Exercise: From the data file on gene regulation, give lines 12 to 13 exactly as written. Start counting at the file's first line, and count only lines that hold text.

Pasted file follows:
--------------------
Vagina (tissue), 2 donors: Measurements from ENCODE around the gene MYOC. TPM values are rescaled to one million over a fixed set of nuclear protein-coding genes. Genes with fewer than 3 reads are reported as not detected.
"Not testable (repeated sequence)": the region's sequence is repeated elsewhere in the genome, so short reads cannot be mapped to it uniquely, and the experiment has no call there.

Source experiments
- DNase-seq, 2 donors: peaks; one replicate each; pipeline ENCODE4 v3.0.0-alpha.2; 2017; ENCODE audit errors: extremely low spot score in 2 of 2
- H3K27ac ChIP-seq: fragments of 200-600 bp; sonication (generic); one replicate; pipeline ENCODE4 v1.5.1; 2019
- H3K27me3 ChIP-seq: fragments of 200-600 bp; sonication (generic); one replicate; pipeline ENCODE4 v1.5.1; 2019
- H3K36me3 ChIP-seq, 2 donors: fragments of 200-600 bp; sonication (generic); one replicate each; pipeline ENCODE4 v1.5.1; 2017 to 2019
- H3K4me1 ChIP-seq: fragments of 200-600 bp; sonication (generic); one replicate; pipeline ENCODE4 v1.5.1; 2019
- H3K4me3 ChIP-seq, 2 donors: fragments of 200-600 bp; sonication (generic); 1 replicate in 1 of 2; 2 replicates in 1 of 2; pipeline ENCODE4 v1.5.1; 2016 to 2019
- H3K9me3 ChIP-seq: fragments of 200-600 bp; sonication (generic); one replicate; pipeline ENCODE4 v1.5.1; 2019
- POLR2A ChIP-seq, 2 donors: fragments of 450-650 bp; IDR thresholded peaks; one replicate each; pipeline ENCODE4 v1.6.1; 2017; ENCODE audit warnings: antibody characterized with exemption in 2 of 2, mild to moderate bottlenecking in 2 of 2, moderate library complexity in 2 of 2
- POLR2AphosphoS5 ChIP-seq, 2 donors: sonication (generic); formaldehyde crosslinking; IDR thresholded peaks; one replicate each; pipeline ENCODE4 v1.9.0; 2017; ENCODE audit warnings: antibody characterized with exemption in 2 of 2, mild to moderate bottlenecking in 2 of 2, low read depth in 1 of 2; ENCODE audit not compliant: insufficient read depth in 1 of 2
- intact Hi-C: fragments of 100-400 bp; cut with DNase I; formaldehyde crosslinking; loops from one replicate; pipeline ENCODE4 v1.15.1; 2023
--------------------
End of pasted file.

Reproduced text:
- POLR2AphosphoS5 ChIP-seq, 2 donors: sonication (generic); formaldehyde crosslinking; IDR thresholded peaks; one replicate each; pipeline ENCODE4 v1.9.0; 2017; ENCODE audit warnings: antibody characterized with exemption in 2 of 2, mild to moderate bottlenecking in 2 of 2, low read depth in 1 of 2; ENCODE audit not compliant: insufficient read depth in 1 of 2
- intact Hi-C: fragments of 100-400 bp; cut with DNase I; formaldehyde crosslinking; loops from one replicate; pipeline ENCODE4 v1.15.1; 2023